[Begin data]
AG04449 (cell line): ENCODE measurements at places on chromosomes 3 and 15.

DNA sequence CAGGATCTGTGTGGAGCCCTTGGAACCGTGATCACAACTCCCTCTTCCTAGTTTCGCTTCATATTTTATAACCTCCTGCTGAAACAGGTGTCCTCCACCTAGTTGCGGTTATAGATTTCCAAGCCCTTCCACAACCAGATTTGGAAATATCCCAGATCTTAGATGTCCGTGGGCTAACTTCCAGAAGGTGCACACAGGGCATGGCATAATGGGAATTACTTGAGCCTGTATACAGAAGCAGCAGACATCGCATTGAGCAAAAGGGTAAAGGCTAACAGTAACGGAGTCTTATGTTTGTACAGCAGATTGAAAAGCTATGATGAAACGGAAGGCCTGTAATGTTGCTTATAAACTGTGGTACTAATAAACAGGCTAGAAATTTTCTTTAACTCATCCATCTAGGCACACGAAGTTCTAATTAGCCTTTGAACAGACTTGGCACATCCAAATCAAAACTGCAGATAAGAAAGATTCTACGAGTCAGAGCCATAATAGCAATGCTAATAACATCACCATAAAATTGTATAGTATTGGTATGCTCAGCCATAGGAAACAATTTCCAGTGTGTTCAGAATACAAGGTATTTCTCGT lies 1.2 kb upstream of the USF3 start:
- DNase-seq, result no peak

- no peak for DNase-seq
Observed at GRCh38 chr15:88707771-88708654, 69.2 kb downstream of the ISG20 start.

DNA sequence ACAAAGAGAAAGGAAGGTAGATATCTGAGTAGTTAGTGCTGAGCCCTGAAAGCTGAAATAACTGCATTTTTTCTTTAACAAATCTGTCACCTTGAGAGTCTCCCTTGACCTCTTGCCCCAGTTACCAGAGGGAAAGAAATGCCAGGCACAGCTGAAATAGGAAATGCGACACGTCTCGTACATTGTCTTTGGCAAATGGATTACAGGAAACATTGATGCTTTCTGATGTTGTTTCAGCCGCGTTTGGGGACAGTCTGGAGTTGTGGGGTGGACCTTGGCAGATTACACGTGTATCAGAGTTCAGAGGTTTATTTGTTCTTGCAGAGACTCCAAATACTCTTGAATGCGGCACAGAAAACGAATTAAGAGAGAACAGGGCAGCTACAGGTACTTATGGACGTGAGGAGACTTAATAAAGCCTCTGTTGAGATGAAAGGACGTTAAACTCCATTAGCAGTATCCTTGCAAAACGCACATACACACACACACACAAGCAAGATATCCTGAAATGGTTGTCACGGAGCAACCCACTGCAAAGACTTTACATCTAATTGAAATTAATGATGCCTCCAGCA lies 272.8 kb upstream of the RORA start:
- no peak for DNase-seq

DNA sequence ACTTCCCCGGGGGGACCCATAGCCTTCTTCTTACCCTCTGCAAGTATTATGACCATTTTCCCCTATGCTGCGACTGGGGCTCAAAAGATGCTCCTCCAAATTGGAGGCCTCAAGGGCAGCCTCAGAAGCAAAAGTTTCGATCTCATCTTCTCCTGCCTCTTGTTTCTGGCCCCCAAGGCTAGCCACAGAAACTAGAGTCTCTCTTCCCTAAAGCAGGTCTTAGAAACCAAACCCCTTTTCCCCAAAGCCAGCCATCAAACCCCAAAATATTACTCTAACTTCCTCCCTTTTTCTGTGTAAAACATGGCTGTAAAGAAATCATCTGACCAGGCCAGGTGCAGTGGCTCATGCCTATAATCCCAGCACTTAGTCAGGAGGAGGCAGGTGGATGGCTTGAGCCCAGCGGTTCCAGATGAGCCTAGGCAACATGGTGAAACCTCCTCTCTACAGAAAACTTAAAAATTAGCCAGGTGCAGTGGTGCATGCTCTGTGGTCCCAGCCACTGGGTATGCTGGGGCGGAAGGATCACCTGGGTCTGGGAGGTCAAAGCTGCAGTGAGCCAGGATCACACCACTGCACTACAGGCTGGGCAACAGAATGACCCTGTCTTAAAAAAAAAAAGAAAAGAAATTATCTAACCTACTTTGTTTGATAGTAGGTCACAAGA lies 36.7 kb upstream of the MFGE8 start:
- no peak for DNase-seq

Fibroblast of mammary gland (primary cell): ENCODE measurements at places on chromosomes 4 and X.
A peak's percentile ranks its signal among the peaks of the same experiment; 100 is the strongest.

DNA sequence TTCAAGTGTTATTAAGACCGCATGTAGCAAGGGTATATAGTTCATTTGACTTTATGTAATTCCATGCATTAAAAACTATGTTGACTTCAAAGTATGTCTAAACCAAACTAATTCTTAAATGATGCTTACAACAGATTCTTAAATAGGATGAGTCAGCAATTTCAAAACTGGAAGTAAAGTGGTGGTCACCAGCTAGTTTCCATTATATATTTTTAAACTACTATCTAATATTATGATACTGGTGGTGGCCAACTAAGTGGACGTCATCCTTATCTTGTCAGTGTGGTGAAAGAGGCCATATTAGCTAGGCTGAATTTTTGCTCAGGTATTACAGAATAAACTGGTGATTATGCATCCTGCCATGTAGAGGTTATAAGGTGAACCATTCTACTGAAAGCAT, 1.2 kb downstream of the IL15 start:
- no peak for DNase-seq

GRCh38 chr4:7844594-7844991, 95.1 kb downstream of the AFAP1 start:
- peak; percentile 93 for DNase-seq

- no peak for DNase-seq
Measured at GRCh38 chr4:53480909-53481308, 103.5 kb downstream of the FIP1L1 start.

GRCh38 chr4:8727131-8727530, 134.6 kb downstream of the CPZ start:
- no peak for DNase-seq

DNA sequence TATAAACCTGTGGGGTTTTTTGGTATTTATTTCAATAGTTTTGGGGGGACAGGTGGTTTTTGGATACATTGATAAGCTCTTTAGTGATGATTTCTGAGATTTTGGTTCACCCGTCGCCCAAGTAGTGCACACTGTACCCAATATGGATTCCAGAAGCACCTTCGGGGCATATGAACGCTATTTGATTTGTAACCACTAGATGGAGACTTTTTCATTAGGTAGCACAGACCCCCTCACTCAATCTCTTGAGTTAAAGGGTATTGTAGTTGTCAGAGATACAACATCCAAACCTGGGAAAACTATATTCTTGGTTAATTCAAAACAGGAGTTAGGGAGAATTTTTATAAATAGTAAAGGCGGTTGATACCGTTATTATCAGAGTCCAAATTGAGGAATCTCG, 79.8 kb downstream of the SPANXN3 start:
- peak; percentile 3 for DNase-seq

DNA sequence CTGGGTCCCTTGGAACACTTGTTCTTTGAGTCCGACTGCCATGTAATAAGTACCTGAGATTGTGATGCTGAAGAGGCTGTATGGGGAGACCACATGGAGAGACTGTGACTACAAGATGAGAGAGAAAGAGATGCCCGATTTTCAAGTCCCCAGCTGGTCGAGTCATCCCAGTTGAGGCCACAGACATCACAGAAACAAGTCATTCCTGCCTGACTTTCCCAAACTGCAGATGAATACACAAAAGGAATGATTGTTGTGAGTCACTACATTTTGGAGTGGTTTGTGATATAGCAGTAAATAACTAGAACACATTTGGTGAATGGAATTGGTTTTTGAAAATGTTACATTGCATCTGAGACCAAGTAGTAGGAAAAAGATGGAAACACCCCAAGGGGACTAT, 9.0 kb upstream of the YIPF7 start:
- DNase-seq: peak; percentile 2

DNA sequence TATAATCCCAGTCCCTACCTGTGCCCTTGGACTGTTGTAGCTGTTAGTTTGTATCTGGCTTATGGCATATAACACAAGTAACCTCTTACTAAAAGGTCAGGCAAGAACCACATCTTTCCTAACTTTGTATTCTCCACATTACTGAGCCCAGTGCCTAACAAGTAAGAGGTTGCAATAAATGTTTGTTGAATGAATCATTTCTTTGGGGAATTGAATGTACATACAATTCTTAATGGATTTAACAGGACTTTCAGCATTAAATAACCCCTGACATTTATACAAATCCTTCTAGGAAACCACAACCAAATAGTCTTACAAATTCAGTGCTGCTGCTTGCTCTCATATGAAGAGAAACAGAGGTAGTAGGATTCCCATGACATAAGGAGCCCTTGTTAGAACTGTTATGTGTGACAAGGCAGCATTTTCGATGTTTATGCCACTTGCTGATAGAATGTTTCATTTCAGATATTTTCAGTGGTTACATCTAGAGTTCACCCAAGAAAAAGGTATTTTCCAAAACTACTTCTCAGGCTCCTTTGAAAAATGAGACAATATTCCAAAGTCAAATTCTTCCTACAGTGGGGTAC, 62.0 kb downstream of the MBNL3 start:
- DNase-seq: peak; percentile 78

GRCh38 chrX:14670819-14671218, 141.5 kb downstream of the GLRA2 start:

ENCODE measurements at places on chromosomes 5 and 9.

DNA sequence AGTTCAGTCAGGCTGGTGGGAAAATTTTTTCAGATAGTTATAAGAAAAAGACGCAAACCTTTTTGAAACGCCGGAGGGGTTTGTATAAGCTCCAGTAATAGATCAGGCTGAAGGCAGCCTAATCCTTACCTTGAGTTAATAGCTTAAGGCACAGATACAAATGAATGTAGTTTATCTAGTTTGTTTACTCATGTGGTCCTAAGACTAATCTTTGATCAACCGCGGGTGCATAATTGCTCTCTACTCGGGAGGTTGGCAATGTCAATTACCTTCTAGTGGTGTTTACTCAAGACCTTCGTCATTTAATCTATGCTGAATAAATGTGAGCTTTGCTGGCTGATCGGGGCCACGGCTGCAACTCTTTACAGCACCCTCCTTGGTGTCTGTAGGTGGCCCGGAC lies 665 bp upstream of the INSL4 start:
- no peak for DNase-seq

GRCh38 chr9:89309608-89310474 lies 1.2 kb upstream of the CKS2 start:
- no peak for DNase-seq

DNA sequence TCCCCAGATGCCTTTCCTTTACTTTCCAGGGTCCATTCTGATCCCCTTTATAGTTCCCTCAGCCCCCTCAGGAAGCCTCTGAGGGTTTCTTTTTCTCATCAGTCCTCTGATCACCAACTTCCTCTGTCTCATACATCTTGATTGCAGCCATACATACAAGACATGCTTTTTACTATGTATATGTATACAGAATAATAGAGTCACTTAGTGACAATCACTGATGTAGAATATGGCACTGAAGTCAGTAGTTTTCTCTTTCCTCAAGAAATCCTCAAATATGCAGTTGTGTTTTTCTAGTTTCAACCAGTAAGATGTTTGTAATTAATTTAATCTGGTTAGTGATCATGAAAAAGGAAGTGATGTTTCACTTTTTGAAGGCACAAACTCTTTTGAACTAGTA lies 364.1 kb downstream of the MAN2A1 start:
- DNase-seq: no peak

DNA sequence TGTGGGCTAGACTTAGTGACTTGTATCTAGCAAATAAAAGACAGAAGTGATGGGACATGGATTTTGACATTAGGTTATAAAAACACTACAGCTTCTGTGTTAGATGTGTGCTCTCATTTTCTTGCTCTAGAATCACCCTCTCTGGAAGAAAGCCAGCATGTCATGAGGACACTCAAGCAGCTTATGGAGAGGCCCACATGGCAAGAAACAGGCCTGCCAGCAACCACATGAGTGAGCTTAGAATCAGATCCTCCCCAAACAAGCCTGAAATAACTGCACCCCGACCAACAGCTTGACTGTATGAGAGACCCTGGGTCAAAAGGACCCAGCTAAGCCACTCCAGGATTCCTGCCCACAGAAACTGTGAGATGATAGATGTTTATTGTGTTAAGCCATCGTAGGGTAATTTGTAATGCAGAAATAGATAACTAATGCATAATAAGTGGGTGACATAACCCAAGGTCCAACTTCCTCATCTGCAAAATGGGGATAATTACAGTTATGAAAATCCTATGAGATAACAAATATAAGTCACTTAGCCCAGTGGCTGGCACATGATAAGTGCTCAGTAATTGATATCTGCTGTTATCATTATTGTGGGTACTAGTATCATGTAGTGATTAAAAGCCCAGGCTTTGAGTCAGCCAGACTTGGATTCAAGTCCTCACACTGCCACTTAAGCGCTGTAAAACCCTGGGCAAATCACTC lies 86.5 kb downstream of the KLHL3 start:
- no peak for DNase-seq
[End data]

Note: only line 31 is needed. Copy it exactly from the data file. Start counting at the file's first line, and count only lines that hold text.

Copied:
- no peak for DNase-seq